Saturday, July 18, 2015

Valle d'Aosta Stage 4: Regaining Power

It would be a short tryst for Russian Matvey Mamykin and the yellow leader's jersey of the Giro della Valle d'Aosta. Stage 4 of the race wasn't the biggest mountains or the longest but what it did have was 8 categorized climbs and many more uncategorized that had riders begging for flat road.

Kämna taking his first of what should be many wins
Photo: Giro della Valle d'Aosta

Within a kilometer of the official start out of Pollein, an attack of three including Simone Velasco (Zalf-Euromobil), Geoffrey Curran (USA) and Oleg Zemlyakov (Kazakhstan) took off and got an instant gap of 20 seconds. They would be joined by a group of 5 others including Odd Eiking (Norway), Lennard Kämna (Stölting), Jeroen Pattyn (VL Techniks), Stefano Ippolito (Palazzago) and Cristofer Robin Jurado (World Cycling Centre), whose parents must have seen Winnie the Pooh.

After 20 kilometers, the breakaway got away and began taking a couple of minutes as the climbs began to start. The climbs began and a chasing group formed behind the breakaway including Kämna's teammate Silvio Herklotz, Fausto Masnada & Edward Ravasi (Colpack), stage 1 hero Enrico Salvador (Zalf) and Enrico Logica (General Store). While the peloton was content with rolling along as there were no GC threats, the quintet was gaining ground on the leading octet.

With 88 kilometers to go, the junction was made near the summit of the Grand Brissogne climb. The new group of 13 wouldn't remain as such for long as Kazakh Oleg Zemlyakov, who was active in the stage 2 breakaway, launched an attack. As the peloton was letting the gap grow to the breakaway, the breakaway seemingly stopped riding after Zemlyakov. His gap went from 30 seconds to 3 minutes in just 14 kilometers. The urgency in the breakaway grew as riders started to put in probing attacks.

It was Kämna and Ravasi that were able to make inroads into the Kazakh's lead and soon they were joined by Curran & Velasco with a quintet forming with 32 kilometers to go. This group became a septet as Jurado and Ippolito joined. In the pack, Rob Power hit the deck for his 3rd mishap in 4 road stages but got up and was back into the leading group without much difficulty. With the yellow jersey group not interested in bringing the breakaway back as the time gap was insignificant, Lennard Kämna made his move.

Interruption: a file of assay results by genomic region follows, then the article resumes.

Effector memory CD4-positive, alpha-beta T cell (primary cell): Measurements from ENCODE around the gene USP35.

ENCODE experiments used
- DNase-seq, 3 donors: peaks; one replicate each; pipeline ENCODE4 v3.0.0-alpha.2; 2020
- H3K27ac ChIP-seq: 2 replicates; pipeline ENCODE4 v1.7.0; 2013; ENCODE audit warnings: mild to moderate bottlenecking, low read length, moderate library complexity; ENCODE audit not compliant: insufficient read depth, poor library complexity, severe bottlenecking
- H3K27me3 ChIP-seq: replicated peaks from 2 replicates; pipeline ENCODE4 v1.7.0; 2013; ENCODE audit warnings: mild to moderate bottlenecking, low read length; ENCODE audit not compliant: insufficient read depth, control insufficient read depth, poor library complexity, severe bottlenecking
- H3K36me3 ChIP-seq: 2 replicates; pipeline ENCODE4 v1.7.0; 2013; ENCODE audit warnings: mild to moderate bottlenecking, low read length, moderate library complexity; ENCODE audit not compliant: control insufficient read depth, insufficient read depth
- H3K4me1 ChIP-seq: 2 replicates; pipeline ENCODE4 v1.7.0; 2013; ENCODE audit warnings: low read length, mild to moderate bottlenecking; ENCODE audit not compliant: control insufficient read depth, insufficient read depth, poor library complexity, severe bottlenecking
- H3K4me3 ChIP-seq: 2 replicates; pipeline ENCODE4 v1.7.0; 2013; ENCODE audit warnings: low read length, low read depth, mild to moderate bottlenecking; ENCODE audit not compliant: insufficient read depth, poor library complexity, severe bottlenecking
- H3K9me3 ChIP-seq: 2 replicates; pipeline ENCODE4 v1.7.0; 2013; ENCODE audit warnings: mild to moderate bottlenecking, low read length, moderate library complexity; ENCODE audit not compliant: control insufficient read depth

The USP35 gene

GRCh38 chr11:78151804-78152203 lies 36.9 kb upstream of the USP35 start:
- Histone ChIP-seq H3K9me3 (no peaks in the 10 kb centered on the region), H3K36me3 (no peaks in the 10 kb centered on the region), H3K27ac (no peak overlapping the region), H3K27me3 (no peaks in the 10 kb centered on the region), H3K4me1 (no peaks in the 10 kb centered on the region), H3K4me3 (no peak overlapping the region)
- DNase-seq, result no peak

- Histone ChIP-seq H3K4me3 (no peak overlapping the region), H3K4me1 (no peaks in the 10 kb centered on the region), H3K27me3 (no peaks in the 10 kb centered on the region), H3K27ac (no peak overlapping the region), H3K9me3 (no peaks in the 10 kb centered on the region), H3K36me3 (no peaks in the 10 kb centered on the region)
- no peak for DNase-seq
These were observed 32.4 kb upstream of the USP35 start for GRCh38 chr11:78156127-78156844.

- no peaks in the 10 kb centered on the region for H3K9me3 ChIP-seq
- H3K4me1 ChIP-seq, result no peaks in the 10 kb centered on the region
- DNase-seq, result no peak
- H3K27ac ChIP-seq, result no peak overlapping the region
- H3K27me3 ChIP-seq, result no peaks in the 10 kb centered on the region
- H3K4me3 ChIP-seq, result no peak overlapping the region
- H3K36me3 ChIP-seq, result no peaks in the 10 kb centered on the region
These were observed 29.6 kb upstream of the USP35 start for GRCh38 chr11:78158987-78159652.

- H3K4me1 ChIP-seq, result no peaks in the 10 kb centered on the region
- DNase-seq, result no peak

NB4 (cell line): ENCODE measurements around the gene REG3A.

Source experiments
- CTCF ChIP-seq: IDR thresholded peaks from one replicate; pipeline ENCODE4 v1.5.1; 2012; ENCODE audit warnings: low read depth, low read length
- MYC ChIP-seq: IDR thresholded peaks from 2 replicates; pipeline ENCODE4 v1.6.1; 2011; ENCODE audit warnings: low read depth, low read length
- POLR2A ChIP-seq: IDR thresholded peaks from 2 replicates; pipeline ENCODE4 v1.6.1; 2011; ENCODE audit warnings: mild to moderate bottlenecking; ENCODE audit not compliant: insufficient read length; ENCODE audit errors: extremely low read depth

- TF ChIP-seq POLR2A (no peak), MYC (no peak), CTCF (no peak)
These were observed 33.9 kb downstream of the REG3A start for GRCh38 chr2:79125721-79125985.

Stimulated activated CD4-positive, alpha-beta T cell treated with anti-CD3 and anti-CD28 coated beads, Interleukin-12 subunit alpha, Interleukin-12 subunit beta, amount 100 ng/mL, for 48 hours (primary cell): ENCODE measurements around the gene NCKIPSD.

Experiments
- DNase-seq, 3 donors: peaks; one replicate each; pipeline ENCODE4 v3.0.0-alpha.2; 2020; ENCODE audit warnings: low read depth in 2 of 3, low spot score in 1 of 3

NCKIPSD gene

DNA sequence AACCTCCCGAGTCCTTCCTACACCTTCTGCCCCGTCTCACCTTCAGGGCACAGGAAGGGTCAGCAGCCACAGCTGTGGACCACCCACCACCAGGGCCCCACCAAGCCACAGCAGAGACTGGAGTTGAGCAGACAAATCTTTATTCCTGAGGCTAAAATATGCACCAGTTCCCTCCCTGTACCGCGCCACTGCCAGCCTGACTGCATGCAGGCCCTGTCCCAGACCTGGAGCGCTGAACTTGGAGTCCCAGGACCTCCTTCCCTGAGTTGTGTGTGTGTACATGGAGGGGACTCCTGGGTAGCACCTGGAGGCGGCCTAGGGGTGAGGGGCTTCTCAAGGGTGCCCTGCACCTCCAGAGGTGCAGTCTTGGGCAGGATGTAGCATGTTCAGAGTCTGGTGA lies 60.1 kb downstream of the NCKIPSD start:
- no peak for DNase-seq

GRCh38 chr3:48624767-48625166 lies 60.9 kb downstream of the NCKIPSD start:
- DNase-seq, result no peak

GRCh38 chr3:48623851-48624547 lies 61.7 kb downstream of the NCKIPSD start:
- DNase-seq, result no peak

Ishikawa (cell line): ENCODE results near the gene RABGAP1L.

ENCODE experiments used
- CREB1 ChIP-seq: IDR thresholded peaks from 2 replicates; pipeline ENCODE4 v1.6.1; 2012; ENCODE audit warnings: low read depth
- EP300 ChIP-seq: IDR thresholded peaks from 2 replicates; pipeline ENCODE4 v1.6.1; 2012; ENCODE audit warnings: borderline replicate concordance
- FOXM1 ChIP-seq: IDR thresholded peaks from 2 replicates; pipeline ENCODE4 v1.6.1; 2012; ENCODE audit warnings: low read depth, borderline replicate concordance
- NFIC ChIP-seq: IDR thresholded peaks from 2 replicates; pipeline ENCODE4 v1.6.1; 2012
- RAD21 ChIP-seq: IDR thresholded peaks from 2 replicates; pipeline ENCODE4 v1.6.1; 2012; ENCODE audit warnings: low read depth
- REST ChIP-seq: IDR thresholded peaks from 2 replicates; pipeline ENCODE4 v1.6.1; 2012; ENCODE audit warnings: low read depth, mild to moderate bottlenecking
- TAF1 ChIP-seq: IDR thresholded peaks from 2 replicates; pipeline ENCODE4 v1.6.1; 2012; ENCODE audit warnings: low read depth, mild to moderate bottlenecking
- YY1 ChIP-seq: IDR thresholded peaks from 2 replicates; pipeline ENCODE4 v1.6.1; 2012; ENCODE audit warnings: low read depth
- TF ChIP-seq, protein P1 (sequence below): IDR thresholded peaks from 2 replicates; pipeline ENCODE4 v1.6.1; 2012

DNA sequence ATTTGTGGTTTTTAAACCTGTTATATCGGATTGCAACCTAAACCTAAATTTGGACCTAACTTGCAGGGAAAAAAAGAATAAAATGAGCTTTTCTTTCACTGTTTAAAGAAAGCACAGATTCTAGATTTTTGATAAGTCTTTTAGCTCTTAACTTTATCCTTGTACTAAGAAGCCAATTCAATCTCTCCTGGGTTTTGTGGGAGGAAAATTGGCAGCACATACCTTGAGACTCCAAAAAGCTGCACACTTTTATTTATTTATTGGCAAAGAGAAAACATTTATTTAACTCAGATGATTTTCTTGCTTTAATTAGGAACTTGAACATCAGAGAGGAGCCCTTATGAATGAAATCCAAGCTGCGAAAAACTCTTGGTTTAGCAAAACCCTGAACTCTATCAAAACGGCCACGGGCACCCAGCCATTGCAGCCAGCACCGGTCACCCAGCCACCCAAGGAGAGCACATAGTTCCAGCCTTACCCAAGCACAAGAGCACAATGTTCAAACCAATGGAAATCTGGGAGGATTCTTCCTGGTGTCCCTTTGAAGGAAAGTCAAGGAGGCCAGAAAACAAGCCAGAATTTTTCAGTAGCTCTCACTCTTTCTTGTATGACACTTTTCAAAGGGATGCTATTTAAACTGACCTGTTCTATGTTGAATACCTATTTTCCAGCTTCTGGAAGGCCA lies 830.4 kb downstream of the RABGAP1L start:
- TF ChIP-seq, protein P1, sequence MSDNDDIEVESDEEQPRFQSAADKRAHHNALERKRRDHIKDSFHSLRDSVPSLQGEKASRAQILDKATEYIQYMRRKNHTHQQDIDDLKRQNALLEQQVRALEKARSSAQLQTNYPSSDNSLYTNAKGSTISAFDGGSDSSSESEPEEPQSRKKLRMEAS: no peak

Seemingly as if the prior 130 kilometers was a warm-up, the time trial specialist blasted off right around the Paye KOM climb and wasn't to be seen again until the finish. Ippolito was the first to pop followed by Curran and Zemylakov. Ravasi launched an attack to try and chase but wasn't making inroads and was more or less protecting his 2nd place on the stage while Velasco was in the no-man's land in between.

The chasing group was splintering even further in the final kilometers and was down to just 8 riders coming into the final kilometers. Mamykin, who had given the jersey justice, was cooked and popped and ended up losing a couple of minutes.

Lennard Kämna came across the line for a beautiful solo win and his first international victory as a U23, which has been one of the motifs of this race. Ravasi came across 2nd place, his 2nd of the race, while Velasco came across in 3rd. While the results sheet might show that Odd Eiking won the sprint of the chasing group, he was just a breakaway rider that was dropped and managed to hang on with the GC contenders. Power and De Plus finished together and asserted, again, they are probably the two strongest in the race while Simone Petilli ceded a few seconds.

Robert Power retook the yellow jersey with a 42 second gap back to Laurens De Plus and 47 seconds back to Simone Petilli while Zalf-Euromobil's Brit Dan Pearson continued his steady race by moving up to 4th overall. Mamykin slipped down to 5th overall and will look to not lose any more placings.

Giulio Ciccone stays in the KOM jersey while De Plus keeps the points jersey.

Full Results for the stage here and the overall here.

The final stage tomorrow is short and sweet. Just 86 kilometers but two big climbs including the gargantuan Colle del Gran San Bernardo, which finishes at 2,469 meters (8,100 feet) in elevation. Will Power hold on? Will De Plus or Petilli challenge? Will Steff Hermans make a huge comeback and make up 90 minutes on GC? Stay tuned.

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